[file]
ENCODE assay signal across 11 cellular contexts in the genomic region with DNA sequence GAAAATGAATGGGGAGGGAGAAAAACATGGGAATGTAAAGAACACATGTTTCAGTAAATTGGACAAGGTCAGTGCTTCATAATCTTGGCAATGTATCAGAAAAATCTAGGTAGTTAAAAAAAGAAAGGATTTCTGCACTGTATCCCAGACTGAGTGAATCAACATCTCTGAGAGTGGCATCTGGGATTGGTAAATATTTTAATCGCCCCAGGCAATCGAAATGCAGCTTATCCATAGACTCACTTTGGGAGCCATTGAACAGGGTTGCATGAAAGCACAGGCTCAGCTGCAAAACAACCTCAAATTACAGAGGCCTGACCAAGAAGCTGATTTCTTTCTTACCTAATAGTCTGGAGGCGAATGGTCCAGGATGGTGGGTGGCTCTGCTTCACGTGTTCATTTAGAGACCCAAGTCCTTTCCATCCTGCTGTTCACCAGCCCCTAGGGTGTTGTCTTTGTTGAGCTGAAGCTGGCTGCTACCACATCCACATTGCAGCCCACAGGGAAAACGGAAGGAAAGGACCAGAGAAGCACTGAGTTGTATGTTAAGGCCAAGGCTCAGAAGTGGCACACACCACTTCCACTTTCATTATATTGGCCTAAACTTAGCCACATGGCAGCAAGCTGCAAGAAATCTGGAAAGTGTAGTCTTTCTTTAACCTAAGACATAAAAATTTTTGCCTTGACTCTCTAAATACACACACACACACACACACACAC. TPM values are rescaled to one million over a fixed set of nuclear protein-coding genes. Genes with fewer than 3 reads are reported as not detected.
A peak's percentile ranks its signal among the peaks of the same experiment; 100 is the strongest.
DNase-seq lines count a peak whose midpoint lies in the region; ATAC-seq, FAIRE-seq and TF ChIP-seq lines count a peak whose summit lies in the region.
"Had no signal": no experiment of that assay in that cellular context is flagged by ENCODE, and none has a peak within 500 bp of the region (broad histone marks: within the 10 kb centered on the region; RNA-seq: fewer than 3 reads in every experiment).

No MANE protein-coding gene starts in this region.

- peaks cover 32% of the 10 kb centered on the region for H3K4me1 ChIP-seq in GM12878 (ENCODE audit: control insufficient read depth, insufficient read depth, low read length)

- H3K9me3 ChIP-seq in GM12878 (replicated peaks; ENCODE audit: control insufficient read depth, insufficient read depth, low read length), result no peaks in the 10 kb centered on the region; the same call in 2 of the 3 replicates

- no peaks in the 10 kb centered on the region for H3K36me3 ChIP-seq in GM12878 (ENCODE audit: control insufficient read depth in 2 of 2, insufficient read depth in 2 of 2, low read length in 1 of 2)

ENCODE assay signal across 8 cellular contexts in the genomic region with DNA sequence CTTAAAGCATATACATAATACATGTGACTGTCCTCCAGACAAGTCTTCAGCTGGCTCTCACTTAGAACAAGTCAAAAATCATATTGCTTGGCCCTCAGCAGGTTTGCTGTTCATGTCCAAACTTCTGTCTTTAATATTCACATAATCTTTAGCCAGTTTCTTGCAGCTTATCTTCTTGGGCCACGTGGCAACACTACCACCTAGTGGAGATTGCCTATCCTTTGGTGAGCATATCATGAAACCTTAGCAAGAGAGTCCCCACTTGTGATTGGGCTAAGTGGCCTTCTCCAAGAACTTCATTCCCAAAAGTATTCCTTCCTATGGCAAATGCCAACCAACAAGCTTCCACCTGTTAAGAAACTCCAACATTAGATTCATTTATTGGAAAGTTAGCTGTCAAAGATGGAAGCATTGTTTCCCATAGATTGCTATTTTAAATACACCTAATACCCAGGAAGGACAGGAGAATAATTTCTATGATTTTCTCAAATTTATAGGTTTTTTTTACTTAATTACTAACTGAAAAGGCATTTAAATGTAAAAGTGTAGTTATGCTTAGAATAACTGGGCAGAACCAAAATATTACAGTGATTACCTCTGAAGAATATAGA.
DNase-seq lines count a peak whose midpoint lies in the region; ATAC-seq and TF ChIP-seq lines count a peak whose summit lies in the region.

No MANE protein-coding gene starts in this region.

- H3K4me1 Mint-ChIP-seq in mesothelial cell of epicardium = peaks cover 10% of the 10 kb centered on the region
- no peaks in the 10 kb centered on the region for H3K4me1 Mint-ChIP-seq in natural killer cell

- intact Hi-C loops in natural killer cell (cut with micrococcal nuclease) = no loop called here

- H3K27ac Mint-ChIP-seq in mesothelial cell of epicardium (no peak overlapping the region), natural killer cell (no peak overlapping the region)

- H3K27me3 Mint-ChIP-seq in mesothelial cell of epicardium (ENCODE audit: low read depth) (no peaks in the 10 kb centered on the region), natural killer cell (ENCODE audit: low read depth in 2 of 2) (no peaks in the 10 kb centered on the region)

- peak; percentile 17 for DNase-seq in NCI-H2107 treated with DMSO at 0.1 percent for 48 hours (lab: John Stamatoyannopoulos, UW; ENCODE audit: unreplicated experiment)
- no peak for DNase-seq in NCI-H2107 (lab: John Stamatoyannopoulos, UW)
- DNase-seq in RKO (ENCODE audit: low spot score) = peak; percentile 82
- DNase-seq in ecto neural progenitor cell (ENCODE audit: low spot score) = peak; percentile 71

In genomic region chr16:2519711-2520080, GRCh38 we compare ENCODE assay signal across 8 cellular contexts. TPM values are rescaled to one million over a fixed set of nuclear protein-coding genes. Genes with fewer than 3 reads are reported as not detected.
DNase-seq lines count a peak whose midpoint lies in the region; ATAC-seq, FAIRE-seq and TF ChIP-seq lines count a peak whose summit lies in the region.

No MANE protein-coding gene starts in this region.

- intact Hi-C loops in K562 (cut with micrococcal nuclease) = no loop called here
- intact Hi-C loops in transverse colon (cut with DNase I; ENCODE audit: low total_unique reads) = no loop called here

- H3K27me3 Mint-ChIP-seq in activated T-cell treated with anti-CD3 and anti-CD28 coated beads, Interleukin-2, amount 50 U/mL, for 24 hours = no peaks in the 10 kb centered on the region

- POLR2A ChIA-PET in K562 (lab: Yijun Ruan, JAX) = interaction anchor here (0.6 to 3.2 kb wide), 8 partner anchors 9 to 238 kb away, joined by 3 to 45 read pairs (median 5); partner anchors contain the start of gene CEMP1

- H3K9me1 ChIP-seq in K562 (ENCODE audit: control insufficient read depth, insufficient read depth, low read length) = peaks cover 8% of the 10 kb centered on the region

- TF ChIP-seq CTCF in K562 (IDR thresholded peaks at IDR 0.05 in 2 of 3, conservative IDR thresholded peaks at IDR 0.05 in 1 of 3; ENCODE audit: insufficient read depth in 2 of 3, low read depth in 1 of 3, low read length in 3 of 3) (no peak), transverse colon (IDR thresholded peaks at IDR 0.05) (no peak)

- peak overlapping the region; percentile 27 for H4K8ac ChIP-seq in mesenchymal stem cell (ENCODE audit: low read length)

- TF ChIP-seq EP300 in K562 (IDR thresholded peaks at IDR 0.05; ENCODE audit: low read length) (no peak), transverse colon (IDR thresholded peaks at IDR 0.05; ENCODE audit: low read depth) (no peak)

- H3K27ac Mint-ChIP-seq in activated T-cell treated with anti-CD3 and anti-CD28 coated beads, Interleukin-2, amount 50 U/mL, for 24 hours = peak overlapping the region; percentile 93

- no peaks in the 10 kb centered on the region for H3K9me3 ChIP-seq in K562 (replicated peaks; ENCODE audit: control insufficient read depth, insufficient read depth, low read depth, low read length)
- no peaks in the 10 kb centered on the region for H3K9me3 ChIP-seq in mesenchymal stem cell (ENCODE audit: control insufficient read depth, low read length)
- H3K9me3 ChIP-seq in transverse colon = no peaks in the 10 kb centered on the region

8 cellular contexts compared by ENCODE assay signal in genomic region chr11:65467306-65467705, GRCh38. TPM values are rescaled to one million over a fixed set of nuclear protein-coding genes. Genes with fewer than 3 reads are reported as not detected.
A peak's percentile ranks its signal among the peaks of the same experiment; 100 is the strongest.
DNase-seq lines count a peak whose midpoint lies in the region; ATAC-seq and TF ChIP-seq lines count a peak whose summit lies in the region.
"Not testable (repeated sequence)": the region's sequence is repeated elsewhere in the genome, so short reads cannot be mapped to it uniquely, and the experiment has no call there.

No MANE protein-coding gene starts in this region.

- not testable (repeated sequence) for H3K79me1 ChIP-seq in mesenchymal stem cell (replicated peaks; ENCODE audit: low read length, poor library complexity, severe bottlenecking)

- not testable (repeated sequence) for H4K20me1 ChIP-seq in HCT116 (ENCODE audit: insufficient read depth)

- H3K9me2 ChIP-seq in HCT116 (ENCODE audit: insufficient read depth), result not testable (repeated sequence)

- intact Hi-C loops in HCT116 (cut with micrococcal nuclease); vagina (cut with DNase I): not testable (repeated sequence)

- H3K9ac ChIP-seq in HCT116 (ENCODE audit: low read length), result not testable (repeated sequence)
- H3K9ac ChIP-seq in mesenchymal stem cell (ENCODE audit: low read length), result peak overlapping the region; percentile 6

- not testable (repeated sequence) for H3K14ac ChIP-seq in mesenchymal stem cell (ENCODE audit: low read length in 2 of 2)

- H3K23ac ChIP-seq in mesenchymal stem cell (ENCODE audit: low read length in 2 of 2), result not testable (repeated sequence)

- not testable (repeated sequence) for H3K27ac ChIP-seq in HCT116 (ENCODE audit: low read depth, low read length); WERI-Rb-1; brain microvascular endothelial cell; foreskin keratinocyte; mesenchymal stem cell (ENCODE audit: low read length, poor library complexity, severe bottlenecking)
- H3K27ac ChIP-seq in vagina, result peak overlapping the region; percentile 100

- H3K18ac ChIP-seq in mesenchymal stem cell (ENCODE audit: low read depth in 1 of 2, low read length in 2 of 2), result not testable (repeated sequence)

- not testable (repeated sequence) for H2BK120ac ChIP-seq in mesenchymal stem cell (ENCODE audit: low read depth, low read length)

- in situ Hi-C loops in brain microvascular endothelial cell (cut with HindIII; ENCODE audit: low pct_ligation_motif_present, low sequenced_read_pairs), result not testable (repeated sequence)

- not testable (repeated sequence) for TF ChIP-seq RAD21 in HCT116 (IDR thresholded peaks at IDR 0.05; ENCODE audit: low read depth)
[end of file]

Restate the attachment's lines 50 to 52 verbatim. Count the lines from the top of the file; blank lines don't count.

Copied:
- H3K27ac ChIP-seq in vagina, result peak overlapping the region; percentile 100

- H3K18ac ChIP-seq in mesenchymal stem cell (ENCODE audit: low read depth in 1 of 2, low read length in 2 of 2), result not testable (repeated sequence)

- not testable (repeated sequence) for H2BK120ac ChIP-seq in mesenchymal stem cell (ENCODE audit: low read depth, low read length)